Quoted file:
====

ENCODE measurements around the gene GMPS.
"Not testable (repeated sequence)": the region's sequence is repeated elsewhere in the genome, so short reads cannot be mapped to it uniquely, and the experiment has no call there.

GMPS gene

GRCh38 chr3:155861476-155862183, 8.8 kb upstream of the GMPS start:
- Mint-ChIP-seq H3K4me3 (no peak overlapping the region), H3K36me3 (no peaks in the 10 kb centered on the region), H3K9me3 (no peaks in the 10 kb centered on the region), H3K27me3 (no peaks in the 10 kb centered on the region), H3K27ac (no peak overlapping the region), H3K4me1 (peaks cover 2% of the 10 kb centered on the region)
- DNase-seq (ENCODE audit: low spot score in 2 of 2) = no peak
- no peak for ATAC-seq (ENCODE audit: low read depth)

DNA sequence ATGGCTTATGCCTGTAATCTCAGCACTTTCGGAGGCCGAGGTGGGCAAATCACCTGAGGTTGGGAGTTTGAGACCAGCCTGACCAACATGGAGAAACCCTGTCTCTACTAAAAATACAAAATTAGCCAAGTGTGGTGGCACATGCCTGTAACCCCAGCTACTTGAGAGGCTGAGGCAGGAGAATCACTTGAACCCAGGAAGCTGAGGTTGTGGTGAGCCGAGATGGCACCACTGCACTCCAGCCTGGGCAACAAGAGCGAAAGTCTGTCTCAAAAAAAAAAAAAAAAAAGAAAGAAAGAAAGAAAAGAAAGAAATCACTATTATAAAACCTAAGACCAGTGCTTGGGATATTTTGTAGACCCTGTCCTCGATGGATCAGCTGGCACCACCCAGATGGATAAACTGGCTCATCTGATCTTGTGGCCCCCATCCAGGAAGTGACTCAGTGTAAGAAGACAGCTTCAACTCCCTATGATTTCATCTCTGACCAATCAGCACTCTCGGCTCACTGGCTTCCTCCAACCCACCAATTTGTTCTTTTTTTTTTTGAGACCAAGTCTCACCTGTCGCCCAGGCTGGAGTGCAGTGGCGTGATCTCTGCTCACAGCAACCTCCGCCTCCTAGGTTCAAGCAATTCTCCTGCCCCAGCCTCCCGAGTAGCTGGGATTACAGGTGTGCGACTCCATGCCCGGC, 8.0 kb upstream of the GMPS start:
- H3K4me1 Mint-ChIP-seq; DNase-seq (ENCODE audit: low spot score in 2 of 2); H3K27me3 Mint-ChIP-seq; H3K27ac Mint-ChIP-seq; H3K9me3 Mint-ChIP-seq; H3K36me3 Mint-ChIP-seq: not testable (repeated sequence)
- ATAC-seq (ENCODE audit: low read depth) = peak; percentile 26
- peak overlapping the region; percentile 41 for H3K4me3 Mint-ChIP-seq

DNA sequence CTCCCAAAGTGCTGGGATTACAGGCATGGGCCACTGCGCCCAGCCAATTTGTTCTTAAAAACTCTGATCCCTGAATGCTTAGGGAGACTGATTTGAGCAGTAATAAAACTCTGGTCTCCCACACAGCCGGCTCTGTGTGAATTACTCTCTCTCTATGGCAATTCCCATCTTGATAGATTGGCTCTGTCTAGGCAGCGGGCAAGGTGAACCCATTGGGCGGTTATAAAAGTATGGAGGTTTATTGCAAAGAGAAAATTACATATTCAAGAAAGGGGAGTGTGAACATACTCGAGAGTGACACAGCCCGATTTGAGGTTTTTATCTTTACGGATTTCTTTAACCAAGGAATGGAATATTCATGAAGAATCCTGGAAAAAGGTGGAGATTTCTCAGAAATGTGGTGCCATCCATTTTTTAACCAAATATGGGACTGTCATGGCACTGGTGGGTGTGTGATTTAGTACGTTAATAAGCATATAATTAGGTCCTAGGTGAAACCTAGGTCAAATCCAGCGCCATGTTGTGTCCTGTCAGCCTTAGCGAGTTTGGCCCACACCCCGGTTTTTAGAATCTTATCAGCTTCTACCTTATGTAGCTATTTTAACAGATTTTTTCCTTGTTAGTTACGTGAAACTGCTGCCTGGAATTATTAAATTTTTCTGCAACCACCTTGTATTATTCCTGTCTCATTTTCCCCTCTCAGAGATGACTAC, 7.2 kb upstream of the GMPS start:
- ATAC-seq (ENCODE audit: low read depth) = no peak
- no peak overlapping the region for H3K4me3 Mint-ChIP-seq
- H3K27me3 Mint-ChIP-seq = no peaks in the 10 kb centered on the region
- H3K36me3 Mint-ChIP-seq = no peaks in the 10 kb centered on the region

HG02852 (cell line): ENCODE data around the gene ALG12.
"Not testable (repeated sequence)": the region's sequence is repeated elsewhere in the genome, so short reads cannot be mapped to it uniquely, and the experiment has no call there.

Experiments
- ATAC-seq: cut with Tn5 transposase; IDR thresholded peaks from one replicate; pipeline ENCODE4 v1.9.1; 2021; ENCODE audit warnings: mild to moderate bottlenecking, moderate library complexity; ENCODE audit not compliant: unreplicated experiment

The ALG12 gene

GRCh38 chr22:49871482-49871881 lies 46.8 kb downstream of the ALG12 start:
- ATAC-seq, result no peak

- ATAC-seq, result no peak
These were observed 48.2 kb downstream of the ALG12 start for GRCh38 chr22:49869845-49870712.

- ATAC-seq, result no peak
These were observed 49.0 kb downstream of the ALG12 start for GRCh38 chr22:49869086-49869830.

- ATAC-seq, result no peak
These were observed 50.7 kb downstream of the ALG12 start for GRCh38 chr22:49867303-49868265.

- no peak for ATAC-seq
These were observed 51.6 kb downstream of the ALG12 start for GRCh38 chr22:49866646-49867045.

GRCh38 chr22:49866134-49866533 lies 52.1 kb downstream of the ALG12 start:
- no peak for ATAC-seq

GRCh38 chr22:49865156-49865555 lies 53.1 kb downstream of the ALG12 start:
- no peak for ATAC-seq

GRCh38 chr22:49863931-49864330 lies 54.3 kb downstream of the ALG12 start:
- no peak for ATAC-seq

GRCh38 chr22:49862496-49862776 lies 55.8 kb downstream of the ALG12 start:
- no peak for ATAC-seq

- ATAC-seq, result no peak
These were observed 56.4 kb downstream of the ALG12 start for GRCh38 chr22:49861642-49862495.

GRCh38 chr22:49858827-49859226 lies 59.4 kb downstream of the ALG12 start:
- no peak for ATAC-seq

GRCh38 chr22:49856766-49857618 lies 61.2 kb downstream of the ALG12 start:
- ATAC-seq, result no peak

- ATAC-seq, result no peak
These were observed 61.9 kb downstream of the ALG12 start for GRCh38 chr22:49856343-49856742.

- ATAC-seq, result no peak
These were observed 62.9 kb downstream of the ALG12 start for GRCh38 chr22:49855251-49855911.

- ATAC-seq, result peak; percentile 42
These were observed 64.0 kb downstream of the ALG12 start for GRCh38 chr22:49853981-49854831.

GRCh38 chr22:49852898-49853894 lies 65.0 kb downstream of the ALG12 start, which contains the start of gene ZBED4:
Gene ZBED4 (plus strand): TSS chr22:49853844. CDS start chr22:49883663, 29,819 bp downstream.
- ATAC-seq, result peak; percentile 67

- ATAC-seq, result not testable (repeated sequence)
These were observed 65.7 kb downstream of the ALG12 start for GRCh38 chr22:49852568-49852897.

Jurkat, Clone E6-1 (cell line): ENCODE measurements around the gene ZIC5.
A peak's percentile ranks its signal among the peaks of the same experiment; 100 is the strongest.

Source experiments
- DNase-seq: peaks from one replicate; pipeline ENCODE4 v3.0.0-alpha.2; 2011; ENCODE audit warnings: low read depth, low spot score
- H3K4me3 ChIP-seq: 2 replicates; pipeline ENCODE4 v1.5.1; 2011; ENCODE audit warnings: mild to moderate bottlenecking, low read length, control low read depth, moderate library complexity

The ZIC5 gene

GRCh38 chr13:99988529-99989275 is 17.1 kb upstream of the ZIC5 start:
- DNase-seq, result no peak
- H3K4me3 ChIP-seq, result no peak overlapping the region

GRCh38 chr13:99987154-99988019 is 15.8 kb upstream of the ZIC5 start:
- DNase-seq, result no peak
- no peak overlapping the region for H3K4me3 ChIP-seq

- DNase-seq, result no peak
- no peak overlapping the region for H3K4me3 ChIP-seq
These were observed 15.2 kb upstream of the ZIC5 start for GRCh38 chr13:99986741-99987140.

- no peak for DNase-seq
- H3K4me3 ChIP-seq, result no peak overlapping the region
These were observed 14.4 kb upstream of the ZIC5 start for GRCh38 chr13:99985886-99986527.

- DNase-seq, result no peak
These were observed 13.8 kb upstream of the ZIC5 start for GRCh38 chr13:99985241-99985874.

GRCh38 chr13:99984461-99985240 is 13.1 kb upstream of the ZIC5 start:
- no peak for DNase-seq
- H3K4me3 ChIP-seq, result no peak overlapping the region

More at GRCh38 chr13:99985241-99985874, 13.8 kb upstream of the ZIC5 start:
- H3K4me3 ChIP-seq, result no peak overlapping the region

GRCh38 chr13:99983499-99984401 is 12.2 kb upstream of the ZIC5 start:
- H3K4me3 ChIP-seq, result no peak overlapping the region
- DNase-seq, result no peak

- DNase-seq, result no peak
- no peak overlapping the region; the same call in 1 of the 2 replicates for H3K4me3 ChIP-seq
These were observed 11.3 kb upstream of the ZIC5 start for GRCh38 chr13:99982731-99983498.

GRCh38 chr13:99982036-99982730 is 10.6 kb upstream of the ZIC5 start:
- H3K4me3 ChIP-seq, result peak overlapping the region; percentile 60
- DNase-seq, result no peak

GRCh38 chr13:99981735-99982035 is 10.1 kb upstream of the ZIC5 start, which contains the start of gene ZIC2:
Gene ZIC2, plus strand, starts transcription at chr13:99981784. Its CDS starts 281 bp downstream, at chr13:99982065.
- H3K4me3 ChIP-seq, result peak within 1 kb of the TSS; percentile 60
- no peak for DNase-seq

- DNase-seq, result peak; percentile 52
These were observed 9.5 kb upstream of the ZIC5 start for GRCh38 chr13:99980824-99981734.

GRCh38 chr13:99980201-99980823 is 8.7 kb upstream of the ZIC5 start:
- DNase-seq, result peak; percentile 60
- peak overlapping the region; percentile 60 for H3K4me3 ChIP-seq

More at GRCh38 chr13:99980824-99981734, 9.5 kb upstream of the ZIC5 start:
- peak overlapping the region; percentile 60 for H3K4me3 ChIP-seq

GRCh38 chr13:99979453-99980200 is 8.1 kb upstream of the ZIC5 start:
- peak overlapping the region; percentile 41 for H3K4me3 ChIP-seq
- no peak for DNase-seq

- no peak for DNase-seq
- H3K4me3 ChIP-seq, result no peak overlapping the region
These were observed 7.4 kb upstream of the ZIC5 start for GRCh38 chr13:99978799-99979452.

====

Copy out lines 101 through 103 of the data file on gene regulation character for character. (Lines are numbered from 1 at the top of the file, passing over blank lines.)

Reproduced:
- peak overlapping the region; percentile 60 for H3K4me3 ChIP-seq

GRCh38 chr13:99979453-99980200 is 8.1 kb upstream of the ZIC5 start:
- peak overlapping the region; percentile 41 for H3K4me3 ChIP-seq